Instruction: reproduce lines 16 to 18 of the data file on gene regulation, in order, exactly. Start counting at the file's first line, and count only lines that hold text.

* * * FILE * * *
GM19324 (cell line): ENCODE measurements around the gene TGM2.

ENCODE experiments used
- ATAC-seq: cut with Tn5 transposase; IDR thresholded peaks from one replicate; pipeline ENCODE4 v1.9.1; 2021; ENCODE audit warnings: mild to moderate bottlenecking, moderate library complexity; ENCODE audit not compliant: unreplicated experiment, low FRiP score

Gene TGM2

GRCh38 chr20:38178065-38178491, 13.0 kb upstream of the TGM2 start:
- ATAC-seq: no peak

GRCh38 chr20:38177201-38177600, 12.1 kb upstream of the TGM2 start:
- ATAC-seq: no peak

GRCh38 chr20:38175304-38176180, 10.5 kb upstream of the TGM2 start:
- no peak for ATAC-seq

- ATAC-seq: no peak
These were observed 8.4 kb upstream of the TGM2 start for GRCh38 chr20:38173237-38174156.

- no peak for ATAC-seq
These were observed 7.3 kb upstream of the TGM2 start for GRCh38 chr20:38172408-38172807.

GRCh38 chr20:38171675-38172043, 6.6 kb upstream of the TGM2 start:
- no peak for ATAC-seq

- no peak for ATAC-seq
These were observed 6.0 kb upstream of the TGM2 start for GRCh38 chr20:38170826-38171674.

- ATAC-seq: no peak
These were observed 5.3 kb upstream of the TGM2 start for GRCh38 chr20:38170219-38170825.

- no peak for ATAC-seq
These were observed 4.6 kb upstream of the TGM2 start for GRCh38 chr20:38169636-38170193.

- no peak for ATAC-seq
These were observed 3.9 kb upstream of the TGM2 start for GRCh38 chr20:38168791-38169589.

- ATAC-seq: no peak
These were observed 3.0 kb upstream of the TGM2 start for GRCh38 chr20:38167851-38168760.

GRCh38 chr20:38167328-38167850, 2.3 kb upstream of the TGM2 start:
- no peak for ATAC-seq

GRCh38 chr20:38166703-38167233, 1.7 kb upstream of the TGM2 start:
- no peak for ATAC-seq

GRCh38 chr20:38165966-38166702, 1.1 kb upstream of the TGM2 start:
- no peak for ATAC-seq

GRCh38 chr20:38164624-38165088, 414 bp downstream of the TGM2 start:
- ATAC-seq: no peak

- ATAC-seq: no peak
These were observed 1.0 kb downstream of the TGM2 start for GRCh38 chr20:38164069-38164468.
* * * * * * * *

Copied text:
- no peak for ATAC-seq

- no peak for ATAC-seq
These were observed 6.0 kb upstream of the TGM2 start for GRCh38 chr20:38170826-38171674.